ADHD Markers Have Been Identified, Which Could Mean More Accurate Diagnosis

ADHD Markers Have Been Identified, Which Could Mean More Accurate Diagnosis

Research from the Radiology Society of North America has uncovered brain markers in children with ADHD, which could indicate if a child has a neurodevelopmental disorder.

ADHD, which spells out Attention-deficit/hyperactivity disorder, is a condition that affects a person’s ability to focus their attention on a task. It can manifest as a need to fidget, as hyperactivity, as impulsiveness or as inattention.

It can have lifelong effects on people, affecting their academic and professional performance. It’s widely common in children.

This new research however could make it easier for medical professionals to diagnose children with the disorder.

“There’s a need for a more objective methodology for a more efficient and reliable diagnosis,” Yale School of Medicine post-graduate researcher Huang Lin said. Huang was a co-author of the study.

“ADHD symptoms are often undiagnosed or misdiagnosed because the evaluation is subjective.”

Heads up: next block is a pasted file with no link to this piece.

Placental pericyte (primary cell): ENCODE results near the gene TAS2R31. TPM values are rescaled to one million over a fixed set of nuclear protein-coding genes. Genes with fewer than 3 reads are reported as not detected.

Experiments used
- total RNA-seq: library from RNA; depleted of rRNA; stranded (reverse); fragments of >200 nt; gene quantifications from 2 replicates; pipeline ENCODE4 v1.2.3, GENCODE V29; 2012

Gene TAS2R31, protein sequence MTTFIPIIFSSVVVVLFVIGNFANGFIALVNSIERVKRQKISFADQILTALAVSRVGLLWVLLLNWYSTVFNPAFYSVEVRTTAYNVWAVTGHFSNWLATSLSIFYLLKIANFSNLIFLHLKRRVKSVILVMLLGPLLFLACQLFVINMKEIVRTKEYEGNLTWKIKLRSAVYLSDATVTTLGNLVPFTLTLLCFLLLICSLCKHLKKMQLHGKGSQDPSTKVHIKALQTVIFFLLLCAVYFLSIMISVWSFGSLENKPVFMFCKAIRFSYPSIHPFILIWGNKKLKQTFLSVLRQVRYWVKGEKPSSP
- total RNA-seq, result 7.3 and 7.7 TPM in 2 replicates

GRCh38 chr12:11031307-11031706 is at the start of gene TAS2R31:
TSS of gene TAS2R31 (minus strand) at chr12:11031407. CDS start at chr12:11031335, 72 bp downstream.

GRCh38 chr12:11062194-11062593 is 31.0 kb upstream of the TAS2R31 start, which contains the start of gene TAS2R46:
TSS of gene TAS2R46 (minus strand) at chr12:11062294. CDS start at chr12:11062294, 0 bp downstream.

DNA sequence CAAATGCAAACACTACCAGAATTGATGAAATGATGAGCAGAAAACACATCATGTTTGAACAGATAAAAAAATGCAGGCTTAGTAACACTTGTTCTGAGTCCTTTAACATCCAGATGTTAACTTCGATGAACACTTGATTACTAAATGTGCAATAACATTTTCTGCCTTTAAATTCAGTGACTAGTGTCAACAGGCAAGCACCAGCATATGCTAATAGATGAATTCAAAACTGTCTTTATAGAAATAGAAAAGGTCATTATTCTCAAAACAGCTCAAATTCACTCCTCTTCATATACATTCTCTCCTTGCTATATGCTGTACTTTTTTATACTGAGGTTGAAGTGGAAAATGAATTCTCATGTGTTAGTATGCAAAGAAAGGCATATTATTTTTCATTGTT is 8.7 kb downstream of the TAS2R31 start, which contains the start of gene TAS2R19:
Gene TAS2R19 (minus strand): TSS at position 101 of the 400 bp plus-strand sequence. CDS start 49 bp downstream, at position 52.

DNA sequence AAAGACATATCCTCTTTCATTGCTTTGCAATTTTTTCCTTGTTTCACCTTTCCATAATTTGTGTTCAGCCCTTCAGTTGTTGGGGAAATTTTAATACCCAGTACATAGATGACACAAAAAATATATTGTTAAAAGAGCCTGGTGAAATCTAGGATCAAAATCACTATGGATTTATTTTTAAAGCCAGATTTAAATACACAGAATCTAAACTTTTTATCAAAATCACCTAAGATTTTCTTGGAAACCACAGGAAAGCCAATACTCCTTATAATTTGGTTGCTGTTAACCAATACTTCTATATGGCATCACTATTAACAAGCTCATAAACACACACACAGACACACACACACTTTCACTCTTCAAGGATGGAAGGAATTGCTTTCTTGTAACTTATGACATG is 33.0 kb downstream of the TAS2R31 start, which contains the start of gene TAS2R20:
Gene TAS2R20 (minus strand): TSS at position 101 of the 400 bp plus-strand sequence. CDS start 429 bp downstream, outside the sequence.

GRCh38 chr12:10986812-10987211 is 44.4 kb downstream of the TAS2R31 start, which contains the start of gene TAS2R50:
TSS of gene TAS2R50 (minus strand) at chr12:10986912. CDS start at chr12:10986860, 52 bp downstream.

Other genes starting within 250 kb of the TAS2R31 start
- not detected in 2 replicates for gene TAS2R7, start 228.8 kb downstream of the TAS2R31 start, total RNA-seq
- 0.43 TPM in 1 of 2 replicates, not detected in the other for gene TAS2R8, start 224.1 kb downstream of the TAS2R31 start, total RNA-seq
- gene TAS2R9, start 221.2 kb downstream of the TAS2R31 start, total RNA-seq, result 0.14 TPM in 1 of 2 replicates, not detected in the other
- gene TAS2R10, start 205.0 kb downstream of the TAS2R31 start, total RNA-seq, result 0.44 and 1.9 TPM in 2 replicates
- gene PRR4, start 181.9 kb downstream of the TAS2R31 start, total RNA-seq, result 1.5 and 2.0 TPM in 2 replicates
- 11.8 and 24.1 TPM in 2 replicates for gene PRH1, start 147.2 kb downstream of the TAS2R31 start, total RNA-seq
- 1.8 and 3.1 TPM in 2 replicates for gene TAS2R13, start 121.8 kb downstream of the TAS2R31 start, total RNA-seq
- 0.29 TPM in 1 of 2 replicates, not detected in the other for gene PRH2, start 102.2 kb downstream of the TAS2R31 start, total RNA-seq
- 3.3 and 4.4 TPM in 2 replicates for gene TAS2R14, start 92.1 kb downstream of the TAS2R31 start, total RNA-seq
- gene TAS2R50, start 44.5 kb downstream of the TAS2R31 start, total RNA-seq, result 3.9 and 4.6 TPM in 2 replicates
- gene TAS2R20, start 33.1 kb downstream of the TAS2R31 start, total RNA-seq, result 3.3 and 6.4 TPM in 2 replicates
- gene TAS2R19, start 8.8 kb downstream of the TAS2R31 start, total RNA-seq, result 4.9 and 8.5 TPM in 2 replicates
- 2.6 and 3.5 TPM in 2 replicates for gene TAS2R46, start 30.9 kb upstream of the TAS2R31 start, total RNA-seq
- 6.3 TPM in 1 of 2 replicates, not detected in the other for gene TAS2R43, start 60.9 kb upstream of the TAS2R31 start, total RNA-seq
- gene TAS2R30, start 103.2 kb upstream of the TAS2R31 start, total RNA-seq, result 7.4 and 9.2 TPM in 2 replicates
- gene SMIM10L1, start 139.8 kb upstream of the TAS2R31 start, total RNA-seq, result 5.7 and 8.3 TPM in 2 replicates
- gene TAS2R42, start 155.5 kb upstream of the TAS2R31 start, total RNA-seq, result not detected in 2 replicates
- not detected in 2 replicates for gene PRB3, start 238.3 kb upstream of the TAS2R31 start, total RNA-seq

Not to inject myself too much into the story here, but growing up I was misdiagnosed with ADHD, and in university, I was rediagnosed with ASD. So it warms my heart to hear that this research could lead to a more accurate diagnosis in kids.

It’s also not the only research of its kind. Back in June, a research team from Flinders University was looking into biomarkers in eyes for symptoms of ADHD and ASD.

Anyway, the brain research required MRI data on 7,805 children from the U.S., including MRI scans, tensor imaging and resting-state functional MRI tests.

adhd children
Brain activity observed in children with and without ADHD. Image RSNA/Huang Lin

Neuroimaging metrics including brain volume, surface area, white matter integrity and functional connectivity were assessed to see if there was a correlation between kids diagnosed with ADHD and brain markers.

Children with ADHD were found to have abnormal activity between brain connections involving memory and auditory processing. A thinning of the brain cortex, and white matter microstructural changes were also observed.

“We found changes in almost all the regions of the brain we investigated,” Lin added.

“The pervasiveness throughout the whole brain was surprising since many prior studies have identified changes in selective regions of the brain.”

Lin also said that the MRI data was so accurate that it could be fed into a machine-learning algorithm to predict a diagnosis. As amazing as this may seem, I think it’s important to note that these tests would need to be highly accurate, as to not misdiagnose a child or potentially exclude them from treatment.

“Our study underscores that ADHD is a neurological disorder with neuro-structural and functional manifestations in the brain, not just a purely externalized behavior syndrome,” Lin concluded.

You can read more about the research on Eureka Alert.

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